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Taxing Times for Armenians

IMF pressure prompts government to shed light on skewed tax system.
By Naira Melkumyan

Big businesses in Armenia pay far less tax than their counterparts in other post-Soviet countries, with the burden of taxation borne by ordinary citizens and small companies, official statistics reveal.


After urging from the International Monetary Fund, IMF, the state tax department recently published two lists of the country’s 300 highest taxpayers, which paint an extraordinary picture of the country’s economy that is embarrassing to both government and big business.


According to the latest list, published last month, the Armenian treasury received a total of 78.4 billion drams (178 million US dollars) in the first half of this year, an amount that James McHugh, the IMF’s representative in Armenia, said was very disappointing.


"The tax collection level in Armenia is the lowest among the countries of the CIS," McHugh told IWPR.


Economists say this is because some of the country’s best-known businesses are not paying big tax bills – a fact that although commonly believed in Armenia for many years has now been proved by the publication of the two lists detailing which taxpayers pay what into the treasury.


Even Armenian president Robert Kocharian expressed his concern with tax collection recently. Meeting leading tax officials last month, he said of their work, “The results are not bad, but they are hardly satisfactory.” He promised more reforms of the tax system.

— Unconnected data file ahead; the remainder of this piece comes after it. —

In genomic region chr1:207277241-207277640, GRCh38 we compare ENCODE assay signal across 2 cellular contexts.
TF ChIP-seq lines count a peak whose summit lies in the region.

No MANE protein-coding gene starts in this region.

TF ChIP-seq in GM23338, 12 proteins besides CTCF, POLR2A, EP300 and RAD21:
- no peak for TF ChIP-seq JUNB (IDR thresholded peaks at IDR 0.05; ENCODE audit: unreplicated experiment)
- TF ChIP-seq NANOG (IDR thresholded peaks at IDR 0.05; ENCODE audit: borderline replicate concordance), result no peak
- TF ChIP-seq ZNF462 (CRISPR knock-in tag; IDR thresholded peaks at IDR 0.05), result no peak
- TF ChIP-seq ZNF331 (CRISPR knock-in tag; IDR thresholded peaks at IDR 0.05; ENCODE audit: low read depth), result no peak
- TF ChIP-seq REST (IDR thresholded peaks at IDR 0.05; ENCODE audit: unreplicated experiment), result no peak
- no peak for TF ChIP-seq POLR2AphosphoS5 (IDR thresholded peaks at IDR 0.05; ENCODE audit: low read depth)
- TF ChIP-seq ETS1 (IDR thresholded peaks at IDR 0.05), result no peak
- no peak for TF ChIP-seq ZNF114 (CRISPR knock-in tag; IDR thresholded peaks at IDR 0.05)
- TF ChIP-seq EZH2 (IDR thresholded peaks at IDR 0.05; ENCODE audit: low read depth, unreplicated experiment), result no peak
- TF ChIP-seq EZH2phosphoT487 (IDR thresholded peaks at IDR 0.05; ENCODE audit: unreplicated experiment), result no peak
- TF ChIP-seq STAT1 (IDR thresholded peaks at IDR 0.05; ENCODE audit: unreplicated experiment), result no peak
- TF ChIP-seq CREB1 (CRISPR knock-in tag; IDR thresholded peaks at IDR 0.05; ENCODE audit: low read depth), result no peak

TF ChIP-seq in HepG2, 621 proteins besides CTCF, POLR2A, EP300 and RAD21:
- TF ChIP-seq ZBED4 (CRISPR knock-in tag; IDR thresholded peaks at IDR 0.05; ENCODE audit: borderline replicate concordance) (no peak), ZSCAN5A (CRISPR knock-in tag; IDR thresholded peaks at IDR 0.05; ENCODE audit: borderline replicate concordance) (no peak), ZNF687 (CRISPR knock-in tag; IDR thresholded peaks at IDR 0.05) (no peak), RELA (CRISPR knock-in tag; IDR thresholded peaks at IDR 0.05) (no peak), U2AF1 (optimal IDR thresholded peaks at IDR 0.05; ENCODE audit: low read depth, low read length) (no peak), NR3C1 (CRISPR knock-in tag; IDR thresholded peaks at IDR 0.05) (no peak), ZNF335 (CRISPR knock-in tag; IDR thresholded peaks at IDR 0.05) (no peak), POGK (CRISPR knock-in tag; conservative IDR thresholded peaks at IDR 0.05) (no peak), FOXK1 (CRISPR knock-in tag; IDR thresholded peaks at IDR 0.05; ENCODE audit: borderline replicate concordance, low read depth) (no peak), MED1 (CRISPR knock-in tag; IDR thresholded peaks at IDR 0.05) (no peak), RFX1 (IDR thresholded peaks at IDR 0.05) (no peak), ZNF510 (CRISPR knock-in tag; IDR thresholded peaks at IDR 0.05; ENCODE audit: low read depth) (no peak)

In the latest list, as with the last published in April, Armenians learned that the biggest taxpayer in the country was not one of the big businesses based in the capital but the Zangezur copper and molybdenum factory which contributed more than 24 million dollars to the budget in the previous six months.


Asked to comment on the nature of the list, one of the government officials dealing directly with the issue, Vakhtang Mirumian, who is the head of the finance ministry’s department of tax methodology, told IWPR that he had “nothing to say”.


Only two big companies, Grand Tobacco and International Masis Tabak, are among the leading taxpayers in the current list.


Grand Tobacco is in fifth position having paid 2.3 billion drams (more than five million US dollars) for the first half of this year or 2.9 per cent of all taxes collected by the tax department.


Other big Armenian business concerns, running big factories and making well-known products, however were not high up on the list.


According to the IMF 2004 report, the country’s biggest businessmen pay only 23 per cent of all taxes while they can potentially contribute 75 per cent.


McHugh says that the lists are bringing transparency to Armenia’s tax collection system and highlighting what needs to be done to raise more taxes. "All Armenians should pay more taxes, and most of it should come from large businesses," he said.


The tax revenue figures have led to accusations that the system delivers tax breaks to some companies while penalising others.